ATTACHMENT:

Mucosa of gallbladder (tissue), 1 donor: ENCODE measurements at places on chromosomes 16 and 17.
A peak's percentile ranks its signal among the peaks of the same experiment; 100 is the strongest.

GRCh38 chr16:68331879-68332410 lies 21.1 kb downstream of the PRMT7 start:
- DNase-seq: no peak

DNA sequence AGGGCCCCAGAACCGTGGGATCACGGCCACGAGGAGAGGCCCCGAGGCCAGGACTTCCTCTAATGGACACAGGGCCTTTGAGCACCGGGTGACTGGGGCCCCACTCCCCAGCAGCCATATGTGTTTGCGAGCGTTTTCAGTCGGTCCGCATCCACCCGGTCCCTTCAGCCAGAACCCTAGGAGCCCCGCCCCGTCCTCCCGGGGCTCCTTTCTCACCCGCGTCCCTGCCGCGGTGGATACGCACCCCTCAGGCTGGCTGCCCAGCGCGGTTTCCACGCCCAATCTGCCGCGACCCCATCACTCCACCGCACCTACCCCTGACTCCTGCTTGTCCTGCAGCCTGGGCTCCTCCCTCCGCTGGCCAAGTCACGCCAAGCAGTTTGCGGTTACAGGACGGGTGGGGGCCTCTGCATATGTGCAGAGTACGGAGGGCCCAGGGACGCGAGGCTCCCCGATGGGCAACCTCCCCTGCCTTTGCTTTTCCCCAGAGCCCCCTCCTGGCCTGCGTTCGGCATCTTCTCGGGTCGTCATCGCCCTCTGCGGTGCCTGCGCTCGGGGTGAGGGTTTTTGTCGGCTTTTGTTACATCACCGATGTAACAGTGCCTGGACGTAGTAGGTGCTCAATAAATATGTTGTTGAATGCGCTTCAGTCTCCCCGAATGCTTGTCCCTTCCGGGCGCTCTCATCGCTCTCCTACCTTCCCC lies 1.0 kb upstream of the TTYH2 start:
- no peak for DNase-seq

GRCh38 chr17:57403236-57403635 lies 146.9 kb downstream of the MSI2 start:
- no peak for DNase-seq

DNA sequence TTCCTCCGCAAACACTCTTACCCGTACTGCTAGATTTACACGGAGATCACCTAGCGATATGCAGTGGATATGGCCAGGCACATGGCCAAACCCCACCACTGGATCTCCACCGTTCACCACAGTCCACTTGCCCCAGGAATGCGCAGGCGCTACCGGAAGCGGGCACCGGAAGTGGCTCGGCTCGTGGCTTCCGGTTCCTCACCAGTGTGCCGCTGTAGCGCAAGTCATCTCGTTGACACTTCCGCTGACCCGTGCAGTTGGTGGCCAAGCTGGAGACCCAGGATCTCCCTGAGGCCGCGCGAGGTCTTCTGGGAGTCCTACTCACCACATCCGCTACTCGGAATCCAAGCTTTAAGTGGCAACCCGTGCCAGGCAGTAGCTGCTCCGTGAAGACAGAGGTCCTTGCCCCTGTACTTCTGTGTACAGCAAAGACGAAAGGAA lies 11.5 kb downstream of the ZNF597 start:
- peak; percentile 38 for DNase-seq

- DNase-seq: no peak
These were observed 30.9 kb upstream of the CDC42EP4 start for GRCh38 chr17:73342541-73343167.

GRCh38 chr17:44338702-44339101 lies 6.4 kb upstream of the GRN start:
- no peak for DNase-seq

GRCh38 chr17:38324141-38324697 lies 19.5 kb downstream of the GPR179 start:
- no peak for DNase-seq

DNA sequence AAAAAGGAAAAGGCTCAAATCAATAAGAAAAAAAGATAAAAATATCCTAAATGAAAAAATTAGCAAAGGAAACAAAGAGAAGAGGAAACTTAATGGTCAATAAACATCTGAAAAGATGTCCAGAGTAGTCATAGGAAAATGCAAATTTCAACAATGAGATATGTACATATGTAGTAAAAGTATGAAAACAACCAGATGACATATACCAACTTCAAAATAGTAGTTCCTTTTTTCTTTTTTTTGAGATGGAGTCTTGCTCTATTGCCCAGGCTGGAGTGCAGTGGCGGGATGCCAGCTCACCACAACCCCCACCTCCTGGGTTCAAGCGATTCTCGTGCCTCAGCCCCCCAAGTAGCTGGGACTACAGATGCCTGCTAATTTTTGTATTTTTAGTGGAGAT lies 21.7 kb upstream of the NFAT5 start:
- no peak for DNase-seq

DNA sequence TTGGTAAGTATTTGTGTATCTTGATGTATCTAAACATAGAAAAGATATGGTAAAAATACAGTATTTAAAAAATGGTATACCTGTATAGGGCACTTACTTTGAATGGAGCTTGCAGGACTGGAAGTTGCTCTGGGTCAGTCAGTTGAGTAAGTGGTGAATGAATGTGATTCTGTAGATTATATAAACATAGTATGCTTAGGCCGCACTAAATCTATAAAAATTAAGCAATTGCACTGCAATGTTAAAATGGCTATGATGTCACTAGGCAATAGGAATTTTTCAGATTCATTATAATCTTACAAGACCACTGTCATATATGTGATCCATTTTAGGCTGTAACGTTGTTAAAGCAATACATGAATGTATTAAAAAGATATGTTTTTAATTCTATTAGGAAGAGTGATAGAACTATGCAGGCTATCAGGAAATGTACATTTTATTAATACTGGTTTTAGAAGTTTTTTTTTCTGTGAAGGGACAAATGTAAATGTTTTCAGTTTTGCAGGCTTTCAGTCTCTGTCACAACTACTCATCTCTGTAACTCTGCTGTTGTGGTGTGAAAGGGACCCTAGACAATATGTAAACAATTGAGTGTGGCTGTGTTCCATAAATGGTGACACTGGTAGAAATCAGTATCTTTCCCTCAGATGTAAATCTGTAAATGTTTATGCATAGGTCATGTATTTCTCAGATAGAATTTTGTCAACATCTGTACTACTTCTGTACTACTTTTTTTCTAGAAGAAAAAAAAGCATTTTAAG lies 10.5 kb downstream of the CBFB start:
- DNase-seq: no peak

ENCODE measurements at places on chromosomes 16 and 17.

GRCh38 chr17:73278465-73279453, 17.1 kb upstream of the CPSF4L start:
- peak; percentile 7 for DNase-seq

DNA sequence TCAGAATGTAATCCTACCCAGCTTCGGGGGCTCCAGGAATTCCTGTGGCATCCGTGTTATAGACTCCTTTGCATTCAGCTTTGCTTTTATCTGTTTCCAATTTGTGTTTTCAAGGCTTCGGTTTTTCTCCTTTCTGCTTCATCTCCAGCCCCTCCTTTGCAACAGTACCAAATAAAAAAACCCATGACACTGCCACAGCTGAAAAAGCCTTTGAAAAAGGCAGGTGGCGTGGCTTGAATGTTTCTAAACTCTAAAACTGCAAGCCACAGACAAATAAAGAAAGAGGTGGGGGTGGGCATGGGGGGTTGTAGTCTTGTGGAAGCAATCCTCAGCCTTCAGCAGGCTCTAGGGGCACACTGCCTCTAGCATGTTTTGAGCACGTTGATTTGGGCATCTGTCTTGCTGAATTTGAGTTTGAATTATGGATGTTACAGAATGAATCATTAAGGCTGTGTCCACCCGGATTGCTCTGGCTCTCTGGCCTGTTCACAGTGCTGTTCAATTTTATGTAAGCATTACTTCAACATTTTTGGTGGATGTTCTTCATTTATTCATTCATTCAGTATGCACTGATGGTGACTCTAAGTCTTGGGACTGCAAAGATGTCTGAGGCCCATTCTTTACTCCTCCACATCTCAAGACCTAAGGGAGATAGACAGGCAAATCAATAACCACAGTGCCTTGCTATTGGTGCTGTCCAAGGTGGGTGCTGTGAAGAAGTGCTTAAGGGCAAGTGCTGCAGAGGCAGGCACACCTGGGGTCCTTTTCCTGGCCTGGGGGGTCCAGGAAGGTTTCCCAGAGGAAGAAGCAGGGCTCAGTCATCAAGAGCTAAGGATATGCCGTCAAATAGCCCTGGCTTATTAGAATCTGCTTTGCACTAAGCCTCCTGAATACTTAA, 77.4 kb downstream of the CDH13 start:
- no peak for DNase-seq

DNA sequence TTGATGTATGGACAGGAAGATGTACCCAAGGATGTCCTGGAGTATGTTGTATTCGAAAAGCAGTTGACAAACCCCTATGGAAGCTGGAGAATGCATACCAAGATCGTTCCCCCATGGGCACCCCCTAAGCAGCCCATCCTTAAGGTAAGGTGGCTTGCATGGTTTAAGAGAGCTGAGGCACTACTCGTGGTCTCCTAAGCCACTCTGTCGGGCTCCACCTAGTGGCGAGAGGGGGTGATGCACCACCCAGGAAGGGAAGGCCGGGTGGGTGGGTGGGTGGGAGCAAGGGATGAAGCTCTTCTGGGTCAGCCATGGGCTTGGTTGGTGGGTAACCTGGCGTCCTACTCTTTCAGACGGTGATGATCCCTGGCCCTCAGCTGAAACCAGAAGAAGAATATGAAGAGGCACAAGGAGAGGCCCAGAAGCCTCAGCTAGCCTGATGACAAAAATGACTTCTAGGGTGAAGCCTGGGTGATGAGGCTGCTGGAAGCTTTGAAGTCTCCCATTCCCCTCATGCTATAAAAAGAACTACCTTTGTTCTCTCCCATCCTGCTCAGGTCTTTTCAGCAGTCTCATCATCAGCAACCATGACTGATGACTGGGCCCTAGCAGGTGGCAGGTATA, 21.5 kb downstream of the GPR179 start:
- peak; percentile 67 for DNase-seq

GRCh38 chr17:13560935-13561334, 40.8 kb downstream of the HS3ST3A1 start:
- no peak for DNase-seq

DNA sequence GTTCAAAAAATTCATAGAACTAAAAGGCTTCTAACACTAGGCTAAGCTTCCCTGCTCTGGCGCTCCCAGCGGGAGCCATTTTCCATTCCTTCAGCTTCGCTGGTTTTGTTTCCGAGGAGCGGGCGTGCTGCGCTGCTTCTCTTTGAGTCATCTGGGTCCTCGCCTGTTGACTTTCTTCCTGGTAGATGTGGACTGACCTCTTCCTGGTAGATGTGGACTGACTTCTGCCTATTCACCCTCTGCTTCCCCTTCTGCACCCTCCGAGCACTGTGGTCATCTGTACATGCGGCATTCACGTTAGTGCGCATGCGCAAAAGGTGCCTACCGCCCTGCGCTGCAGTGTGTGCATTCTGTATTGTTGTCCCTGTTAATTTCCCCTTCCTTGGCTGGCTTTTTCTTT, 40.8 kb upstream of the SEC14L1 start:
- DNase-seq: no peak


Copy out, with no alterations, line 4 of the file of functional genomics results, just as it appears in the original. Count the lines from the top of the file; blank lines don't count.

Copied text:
- DNase-seq: no peak